Below are two excerpts from article on the “memorial laws” and how they shaped society’s psyche and created a “stranger danger panic” nearly 40 years ago, that still remains today.

The ACLU and others raised concerns that some memorial laws were too far-reaching, and had implications that were not being thoroughly discussed — including potentially increasing the likelihood that an offender, now experiencing a form of “social death” with no hope of reintegration into normal society, would see little reason to restrain themselves from reoffending. A few advocates also pointed out that the emphasis was all wrong: most children are harmed by people they know, not by strangers. But the names and images of murdered children were a shield against all criticism. Those who flagged issues with the laws found few friends.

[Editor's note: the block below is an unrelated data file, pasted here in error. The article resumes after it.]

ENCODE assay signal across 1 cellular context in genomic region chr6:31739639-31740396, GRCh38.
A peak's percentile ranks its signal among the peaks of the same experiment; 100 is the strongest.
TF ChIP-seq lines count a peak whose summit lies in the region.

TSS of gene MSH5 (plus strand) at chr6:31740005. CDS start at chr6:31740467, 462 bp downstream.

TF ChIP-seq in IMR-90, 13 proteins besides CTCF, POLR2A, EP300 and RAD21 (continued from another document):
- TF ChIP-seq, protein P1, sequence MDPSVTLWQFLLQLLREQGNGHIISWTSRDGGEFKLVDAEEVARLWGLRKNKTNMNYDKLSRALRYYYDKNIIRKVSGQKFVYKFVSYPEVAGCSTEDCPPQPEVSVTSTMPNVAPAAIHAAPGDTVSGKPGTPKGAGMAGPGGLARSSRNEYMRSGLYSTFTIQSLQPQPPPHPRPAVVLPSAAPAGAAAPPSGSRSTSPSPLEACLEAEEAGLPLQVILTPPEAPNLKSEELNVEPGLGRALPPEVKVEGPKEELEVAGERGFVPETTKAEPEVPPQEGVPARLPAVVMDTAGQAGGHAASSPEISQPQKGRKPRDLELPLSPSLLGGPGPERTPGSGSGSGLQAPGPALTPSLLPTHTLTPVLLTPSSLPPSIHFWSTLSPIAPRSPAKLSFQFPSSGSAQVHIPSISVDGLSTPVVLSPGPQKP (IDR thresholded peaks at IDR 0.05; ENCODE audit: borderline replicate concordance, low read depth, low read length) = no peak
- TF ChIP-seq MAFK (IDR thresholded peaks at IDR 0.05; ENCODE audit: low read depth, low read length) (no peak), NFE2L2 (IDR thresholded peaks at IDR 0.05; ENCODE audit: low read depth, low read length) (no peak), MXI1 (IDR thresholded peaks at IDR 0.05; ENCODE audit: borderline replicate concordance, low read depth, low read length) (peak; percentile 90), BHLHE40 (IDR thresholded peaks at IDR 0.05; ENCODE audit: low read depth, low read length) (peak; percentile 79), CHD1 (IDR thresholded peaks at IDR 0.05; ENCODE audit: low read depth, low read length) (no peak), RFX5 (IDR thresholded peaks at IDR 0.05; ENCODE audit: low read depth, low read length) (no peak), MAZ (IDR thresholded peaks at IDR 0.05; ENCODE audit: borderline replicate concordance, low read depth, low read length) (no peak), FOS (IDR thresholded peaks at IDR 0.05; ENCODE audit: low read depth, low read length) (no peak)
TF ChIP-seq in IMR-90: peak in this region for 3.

Like Marc Klaas, Wetterling’s mother was at first a crusader for the legislation named after her son. But after two decades of activism against child sexual exploitation, she changed her outlook, concluding that the sex offender registry system did not make children or adults safer from sexual predation. Most studies now indicate that that they simply don’t work: overall registries don’t decrease sex crime recidivism. “What we really want is no more victims,” Patty Wetterling now says. “Don’t do it again. So, how can we get there? Locking them up forever, labeling them, and not allowing them community support doesn’t work. I’ve turned 180 [degrees] from where I was.”

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